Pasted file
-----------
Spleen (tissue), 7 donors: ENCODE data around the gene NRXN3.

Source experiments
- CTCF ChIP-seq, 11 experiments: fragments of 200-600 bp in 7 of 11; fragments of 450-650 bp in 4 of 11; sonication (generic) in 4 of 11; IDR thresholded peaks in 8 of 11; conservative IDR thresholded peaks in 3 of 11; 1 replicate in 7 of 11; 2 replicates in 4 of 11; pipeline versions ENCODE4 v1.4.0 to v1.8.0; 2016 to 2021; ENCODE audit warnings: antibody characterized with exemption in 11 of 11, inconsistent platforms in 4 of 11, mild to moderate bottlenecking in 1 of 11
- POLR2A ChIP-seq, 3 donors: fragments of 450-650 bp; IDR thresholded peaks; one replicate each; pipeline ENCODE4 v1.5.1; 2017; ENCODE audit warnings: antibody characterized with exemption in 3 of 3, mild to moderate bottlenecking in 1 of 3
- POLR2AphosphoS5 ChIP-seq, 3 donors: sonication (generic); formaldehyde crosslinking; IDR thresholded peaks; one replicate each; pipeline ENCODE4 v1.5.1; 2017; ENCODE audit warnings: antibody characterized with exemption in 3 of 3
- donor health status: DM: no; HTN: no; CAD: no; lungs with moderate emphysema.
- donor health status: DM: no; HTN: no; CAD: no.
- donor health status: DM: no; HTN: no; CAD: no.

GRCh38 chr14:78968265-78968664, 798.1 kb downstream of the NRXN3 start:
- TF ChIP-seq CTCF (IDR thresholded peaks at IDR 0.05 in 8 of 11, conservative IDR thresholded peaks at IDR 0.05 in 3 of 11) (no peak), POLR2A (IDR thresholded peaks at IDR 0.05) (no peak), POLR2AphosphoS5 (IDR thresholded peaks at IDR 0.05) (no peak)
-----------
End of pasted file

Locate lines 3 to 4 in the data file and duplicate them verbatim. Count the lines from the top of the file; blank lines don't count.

- CTCF ChIP-seq, 11 experiments: fragments of 200-600 bp in 7 of 11; fragments of 450-650 bp in 4 of 11; sonication (generic) in 4 of 11; IDR thresholded peaks in 8 of 11; conservative IDR thresholded peaks in 3 of 11; 1 replicate in 7 of 11; 2 replicates in 4 of 11; pipeline versions ENCODE4 v1.4.0 to v1.8.0; 2016 to 2021; ENCODE audit warnings: antibody characterized with exemption in 11 of 11, inconsistent platforms in 4 of 11, mild to moderate bottlenecking in 1 of 11
- POLR2A ChIP-seq, 3 donors: fragments of 450-650 bp; IDR thresholded peaks; one replicate each; pipeline ENCODE4 v1.5.1; 2017; ENCODE audit warnings: antibody characterized with exemption in 3 of 3, mild to moderate bottlenecking in 1 of 3